A handful of Hilton properties around the globe will also be hosting Earth Hour activations. The Hilton Hua Hin Resort & Spa in Thailand, for instance, will shut down its lobby lights during the designated time frame. In addition, during this special hour the resort’s restaurant, The Market, will invite guests to join in the celebration with a special “lights out dinner” offer. Participants can enjoy traditional recipes and local favorites available at the buffet under the warm, cozy glow of candlelight. More information about the dining event can be found here.

At the Hilton Dubai Jumeirah, the property will support awareness of climate change by switching off the lights in all of the property's public areas including the lobby and all restaurants. Guests will be invited to join in the fun by attending events like a candlelit concert under the stars or a “Taste In the Dark" event where a variety of healthy food options will be served.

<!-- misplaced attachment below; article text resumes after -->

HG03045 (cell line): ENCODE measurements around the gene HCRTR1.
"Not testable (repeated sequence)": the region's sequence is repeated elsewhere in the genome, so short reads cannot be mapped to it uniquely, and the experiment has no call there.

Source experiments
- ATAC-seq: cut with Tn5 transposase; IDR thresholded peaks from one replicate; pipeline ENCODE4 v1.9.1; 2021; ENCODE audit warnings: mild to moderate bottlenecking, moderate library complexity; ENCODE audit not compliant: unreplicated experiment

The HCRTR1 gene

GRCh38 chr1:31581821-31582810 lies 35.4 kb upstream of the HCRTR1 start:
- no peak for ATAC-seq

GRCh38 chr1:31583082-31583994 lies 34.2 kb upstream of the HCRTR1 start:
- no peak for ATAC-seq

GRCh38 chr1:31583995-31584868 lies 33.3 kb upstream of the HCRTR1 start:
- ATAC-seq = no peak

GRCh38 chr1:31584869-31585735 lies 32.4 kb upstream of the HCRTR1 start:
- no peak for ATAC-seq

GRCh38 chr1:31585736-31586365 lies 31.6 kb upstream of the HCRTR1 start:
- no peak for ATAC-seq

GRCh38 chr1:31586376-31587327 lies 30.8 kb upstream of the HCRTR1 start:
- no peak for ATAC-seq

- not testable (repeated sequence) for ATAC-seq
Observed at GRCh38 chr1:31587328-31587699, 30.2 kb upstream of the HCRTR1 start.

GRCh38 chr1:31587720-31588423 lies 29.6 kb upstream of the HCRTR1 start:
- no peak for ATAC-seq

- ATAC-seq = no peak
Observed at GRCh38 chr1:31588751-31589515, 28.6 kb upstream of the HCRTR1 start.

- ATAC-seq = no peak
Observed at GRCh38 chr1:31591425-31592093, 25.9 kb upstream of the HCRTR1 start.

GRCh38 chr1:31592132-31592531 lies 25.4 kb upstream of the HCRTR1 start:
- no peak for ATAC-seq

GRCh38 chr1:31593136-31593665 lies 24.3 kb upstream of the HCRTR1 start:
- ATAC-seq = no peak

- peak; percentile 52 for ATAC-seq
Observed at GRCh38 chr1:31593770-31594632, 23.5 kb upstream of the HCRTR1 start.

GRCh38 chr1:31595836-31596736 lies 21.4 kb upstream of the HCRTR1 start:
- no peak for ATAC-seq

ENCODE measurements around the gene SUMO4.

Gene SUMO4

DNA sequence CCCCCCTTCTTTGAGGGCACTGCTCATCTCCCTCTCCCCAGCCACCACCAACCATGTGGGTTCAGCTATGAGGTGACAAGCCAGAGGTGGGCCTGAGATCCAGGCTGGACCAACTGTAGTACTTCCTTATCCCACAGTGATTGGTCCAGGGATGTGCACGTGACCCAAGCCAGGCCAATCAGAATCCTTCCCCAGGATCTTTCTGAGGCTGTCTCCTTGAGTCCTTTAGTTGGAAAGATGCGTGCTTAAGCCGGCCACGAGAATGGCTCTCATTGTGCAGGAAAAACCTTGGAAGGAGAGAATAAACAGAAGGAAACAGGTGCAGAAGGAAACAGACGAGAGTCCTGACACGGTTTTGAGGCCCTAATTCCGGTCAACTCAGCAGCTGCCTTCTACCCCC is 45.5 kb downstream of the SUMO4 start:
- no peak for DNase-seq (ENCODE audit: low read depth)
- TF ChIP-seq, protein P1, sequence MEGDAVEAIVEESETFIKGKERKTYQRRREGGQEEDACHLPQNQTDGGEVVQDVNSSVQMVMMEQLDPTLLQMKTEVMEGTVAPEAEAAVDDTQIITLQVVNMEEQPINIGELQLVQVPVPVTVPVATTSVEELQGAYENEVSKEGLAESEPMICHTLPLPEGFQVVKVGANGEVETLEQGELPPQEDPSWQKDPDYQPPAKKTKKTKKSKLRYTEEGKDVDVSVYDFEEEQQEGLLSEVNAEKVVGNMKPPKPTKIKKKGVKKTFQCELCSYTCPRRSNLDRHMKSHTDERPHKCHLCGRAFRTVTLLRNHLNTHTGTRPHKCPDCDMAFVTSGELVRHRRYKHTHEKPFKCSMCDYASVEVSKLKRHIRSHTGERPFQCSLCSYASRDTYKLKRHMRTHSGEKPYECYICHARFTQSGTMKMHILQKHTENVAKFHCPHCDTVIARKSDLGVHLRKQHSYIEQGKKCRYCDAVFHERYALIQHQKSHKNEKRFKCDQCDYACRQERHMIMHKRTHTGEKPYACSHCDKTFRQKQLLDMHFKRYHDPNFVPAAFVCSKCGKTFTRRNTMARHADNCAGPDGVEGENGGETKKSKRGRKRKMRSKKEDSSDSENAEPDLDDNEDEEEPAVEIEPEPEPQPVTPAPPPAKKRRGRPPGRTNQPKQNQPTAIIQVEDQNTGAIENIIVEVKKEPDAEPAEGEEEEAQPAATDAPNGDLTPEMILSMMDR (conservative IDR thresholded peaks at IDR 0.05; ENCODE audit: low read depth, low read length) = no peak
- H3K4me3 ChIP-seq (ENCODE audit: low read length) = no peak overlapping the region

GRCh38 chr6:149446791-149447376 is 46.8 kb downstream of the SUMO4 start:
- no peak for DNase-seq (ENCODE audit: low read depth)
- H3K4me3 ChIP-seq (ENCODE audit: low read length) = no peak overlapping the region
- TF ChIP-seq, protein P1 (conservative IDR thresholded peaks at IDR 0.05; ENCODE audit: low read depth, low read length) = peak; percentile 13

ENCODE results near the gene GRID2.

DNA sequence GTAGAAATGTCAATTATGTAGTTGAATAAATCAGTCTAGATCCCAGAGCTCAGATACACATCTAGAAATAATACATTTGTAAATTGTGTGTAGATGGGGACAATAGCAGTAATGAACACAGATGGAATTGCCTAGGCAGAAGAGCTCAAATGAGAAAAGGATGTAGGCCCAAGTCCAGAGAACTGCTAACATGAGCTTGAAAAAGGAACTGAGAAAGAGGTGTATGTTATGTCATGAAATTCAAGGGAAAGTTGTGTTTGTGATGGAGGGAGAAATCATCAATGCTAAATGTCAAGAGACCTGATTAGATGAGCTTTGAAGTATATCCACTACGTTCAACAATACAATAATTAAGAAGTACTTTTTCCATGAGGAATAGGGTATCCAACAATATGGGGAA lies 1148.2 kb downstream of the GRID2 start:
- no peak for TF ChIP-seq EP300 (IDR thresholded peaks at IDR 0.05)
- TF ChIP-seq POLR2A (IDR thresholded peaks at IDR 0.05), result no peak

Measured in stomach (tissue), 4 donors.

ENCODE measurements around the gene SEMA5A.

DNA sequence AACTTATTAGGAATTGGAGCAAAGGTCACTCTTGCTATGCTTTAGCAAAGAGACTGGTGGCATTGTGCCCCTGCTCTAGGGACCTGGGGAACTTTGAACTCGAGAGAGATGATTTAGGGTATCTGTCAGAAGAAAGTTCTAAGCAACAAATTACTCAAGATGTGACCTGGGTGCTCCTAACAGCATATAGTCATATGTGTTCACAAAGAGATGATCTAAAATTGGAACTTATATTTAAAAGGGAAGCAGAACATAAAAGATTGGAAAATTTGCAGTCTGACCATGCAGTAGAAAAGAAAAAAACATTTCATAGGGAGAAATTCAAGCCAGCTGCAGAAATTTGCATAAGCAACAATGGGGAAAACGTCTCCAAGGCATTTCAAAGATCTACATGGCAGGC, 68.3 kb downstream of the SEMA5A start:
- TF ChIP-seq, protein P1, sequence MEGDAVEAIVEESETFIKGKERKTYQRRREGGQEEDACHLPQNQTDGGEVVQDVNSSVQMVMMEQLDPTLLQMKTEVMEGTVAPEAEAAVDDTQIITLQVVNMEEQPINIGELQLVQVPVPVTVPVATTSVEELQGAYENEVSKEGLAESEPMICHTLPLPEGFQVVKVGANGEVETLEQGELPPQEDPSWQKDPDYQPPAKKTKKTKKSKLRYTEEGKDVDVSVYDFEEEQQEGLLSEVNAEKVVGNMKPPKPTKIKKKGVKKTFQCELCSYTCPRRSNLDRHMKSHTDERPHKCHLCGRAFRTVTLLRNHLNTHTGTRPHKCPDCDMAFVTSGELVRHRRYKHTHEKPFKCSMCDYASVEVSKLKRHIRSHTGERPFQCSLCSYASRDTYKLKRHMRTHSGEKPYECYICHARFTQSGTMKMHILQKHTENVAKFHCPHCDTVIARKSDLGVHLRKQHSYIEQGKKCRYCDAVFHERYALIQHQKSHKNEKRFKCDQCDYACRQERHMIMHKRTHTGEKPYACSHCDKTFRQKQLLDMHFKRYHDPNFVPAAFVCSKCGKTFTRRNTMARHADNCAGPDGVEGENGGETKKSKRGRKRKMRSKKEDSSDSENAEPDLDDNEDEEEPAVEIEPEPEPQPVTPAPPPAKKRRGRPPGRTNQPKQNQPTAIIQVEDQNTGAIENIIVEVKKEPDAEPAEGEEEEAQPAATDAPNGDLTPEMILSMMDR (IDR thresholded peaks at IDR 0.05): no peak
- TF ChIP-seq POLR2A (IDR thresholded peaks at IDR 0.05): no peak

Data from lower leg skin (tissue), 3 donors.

The Indian Hotels Company Limited (IHCL), South Asia’s largest hospitality company has also announced that it launched a “Waste to Innovation Challenge” across its 149 hotels in support of Earth Hour. As part of the challenge, hotels will compete with each other to come up with innovative ideas to convert waste generated within each property into valuable products. The most impactful and sustainable initiative will be judged for potential scaling across the company.

“IHCL has been participating in Earth Hour for many years with great enthusiasm," said PV Murthy, IHCL's executive vice-president and global head of human resources. "This year’s initiative aptly reflects our commitment towards environmental stewardship by integrating sustainable practices as part of our daily operations through innovative ideas. We are also proud to announce that within a year, we have eliminated two million plastic straws from our ecosystem since our commitment to the cause.”

Kind Traveler meanwhile will participate in Earth Hour 2019 on March 30 by matching donations to any of the more than 60 charities represented on its ‘Give + Get’ hotel booking and education platform KindTraveler.com.